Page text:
The government has launched an “urgent” review of the crisis facing bees and other pollinators in the UK and pledged to introduce a national pollinator strategy.
“As we all recognise, pollinators play a vital role in the security of our food supply and the quality of our natural environment,” said Lord Rupert de Mauley, minister at the Department for Environment, Food and Rural Affairs (Defra). “In safeguarding their future, we can secure our own.”
Friends of the Earth’s executive director Andy Atkins said: “We’re delighted that enormous pressure for a bee action plan from scientists, businesses and the public has stung the government into action. The minister’s plan of action must be in place when bees emerge from hibernation next spring: we can’t afford to gamble any longer with our food, countryside and economy.”
Bees and other pollinators fertilise three-quarters of global food crops and have seen severe declines in recent decades, due to loss of habitat, disease and harmful pesticides. In the UK, wild honey bees are nearly extinct, solitary bees are declining in more than half the areas studied and some species of bumblebee have been lost altogether. Poor weather last winter led to the death of a third of all honeybee colonies in England. In April, the European Union suspended the use of three neonicotinoid pesticides linked to serious harm in bees, despite the opposition of the UK ministers.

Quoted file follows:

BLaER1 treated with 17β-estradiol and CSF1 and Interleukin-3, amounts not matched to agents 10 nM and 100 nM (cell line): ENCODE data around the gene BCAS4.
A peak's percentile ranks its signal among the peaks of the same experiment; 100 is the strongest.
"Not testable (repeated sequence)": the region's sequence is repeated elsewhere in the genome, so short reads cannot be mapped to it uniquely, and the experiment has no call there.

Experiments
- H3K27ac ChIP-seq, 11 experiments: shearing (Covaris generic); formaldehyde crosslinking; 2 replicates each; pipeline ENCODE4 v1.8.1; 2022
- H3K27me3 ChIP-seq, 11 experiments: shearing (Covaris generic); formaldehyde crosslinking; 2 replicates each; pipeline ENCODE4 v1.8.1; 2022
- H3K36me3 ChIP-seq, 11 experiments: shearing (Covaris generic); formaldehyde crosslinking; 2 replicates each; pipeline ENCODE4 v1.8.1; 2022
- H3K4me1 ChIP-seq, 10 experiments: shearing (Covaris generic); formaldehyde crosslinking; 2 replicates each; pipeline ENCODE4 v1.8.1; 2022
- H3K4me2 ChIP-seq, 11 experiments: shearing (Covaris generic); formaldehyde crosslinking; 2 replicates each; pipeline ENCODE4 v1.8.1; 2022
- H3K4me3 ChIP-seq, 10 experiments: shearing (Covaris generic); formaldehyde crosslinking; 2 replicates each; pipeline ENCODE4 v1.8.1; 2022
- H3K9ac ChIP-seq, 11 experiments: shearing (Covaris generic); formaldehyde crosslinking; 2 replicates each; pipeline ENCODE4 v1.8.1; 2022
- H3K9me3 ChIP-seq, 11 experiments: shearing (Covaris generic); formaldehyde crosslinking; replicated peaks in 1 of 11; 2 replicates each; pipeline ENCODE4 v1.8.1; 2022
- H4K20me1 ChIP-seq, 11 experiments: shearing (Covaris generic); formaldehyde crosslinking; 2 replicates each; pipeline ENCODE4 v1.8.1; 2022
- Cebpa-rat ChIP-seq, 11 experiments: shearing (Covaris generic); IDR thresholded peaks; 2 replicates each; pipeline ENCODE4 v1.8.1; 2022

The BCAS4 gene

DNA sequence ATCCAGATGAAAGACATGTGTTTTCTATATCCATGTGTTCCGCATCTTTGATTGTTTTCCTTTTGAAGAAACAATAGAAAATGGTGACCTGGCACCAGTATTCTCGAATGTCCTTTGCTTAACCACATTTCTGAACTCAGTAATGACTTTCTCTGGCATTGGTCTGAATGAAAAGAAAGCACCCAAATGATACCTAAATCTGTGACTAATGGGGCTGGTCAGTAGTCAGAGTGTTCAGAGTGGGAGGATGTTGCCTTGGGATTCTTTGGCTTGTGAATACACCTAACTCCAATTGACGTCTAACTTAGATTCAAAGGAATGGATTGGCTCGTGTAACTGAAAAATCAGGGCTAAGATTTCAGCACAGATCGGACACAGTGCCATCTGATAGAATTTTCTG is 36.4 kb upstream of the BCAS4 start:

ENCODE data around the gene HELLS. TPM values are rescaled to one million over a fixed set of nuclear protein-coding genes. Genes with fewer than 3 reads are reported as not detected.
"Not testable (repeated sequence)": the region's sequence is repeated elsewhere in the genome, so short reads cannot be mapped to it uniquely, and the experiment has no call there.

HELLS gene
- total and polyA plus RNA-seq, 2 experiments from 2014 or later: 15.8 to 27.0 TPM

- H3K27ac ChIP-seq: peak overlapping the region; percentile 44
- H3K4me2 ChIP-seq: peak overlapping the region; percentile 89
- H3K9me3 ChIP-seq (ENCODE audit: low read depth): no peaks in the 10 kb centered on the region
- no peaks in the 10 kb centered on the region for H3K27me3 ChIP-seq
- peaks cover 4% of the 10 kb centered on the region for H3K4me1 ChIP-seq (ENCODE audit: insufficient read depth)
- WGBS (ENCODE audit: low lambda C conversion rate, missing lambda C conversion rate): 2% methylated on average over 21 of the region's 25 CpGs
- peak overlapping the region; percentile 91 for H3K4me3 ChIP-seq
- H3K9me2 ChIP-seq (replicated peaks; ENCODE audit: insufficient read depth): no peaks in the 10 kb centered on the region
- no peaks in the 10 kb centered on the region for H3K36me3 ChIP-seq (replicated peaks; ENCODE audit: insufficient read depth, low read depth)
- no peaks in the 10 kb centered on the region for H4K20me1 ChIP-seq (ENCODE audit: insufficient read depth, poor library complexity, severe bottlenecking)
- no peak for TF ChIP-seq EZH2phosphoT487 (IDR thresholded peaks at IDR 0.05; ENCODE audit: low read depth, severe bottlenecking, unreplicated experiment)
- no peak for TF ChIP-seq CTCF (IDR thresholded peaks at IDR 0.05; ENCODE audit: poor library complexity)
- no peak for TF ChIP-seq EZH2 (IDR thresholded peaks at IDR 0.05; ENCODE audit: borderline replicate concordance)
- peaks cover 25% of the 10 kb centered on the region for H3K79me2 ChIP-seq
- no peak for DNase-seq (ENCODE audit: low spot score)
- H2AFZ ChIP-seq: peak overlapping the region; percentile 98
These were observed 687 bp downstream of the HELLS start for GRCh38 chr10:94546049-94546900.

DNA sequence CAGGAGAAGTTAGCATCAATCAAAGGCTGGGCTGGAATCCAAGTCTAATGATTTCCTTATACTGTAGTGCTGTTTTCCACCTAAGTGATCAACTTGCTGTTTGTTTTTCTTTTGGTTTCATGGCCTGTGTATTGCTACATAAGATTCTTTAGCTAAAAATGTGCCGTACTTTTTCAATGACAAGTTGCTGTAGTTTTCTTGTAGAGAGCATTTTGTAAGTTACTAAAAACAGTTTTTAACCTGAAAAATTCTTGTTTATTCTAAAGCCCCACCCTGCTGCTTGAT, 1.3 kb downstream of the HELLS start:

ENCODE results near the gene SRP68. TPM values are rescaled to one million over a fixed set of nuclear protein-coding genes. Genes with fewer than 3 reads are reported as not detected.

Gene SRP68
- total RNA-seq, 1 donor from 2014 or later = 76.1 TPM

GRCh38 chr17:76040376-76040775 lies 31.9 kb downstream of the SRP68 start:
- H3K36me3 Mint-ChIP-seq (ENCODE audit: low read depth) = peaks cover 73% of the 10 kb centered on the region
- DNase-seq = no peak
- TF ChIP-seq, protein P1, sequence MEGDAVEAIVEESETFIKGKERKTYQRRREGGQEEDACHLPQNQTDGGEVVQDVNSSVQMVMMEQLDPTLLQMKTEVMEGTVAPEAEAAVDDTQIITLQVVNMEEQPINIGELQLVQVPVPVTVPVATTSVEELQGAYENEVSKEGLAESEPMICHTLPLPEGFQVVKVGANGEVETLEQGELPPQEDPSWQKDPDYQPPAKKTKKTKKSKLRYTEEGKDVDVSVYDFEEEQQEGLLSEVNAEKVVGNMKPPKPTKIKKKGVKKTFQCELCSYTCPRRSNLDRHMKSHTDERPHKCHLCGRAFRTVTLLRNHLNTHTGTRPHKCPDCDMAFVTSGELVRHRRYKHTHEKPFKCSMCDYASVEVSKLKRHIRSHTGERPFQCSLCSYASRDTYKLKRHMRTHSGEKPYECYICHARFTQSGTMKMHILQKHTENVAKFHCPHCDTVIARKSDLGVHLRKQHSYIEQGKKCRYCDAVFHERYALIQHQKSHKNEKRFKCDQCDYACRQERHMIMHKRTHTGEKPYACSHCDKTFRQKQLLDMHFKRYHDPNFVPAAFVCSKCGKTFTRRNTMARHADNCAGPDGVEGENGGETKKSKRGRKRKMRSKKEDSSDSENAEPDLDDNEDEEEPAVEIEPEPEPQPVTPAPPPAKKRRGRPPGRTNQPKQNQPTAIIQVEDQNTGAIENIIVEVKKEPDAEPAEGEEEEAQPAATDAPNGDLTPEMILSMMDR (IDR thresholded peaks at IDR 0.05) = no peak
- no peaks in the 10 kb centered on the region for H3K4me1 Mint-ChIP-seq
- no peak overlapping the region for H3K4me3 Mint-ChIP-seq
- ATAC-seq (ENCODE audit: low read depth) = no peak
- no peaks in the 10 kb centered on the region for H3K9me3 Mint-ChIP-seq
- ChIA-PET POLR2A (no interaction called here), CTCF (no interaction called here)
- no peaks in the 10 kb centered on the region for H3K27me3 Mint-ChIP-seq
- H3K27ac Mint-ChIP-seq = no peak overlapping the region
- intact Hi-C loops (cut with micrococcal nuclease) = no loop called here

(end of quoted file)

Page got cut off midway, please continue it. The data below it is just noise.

De Mauley said: “We know there are gaps in the evidence. That is why I am launching an urgent and comprehensive review of current policy, evidence and civil society action on pollinators to identify what needs to be done to integrate and step up our approach. This urgent review will form the basis of a national pollinator strategy, which will bring together all the pollinator-friendly initiatives already underway and provide an umbrella for new action.”
An independent group of experts convened by Defra’s chief scientific adviser, Prof Ian Boyd, met for the first time earlier in June to identify gaps in knowledge about the state of the UK’s pollinators.
De Mauley noted existing government initiatives including 12 new Nature Improvement Areas to create more and better-connected habitats at a landscape scale and the promotion and funding of the sowing of nectar flower mixes on farmland. On pesticides, he said: “I do not deny for a moment that it is important to regulate pesticides effectively and to avoid unnecessary pesticide use. However, we all know that bees will be vulnerable, whether or not we put more restrictions on insecticides.”
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